Most Active Stories
- Sen. Barrasso's Timber Bill Unpopular With Environmentalists And Foresters
- New lead in the disappearance of Amy Wroe Bechtel
- StoryCorps: CJ Box Talks With His Daughter About Their Favorite Past Time, Fly Fishing
- Wyoming Stories: Murray Self Tells Three Centennial Classics
- Wyoming-Based Environmental Group Disbands
Tue July 9, 2013
Game and Fish Commission approves millions in budget cuts
The Wyoming Game and Fish Commission approved a number of budget cuts that will help the agency deal with a seven million dollar shortfall. A number of citizens expressed concern about the budget reductions fearing that they will negatively affect both wildlife and recreation.
Game and Fish Director Scott Talbott says they dropped education programs, eliminated or froze 21 positions, and addressed two key areas.
“We are approached with opportunities for access and acquisition and those are routinely on the commission agenda and we have eliminated that acquisition budget. And Habitat grants have been reduced significantly as well. We very surgically have gone in and made reductions in literally every program in the agency.”
A number of Saratoga residents expressed concern that the cuts could impact a Mule Deer restoration effort, but Talbott said that they will not.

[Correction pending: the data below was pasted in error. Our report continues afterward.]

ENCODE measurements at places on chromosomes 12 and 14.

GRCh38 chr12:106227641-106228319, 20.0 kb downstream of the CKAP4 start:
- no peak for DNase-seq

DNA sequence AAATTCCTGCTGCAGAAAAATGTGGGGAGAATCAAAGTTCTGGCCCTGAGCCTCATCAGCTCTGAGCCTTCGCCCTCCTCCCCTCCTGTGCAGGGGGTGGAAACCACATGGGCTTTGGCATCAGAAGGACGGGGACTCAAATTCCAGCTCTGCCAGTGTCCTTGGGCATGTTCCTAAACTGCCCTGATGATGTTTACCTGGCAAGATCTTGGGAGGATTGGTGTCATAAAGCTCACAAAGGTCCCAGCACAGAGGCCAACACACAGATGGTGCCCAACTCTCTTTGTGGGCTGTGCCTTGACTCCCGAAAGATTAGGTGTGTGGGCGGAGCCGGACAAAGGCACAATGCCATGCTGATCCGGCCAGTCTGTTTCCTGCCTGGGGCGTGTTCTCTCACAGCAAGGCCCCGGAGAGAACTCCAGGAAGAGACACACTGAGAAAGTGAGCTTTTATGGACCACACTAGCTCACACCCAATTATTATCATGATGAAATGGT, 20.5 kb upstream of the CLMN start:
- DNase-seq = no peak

Neil Thagard of the Theodore Roosevelt Conservation partnership blames lawmakers for the cuts, noting that the legislature did not approve License Fee increases this session. He is very worried about the impact to hunter access.
“Lose some access, that’s gonna impact hunters and anglers. Which in turn reduces the interest and with loss of interest, there’s a loss of revenue that comes in from those sportsmen.”
Robert Wharff of Wyoming Sportsmen for Fish and Wildlife opposed license fee increases, saying that it would have made hunting and fishing too expensive for some. He said Game and Fish needs to be more efficient.
“We want them to make sure those programs are achieving the goals and objectives and the purpose of those programs.”
The Agency says it has been efficient and the approved cuts will certainly be felt across the state.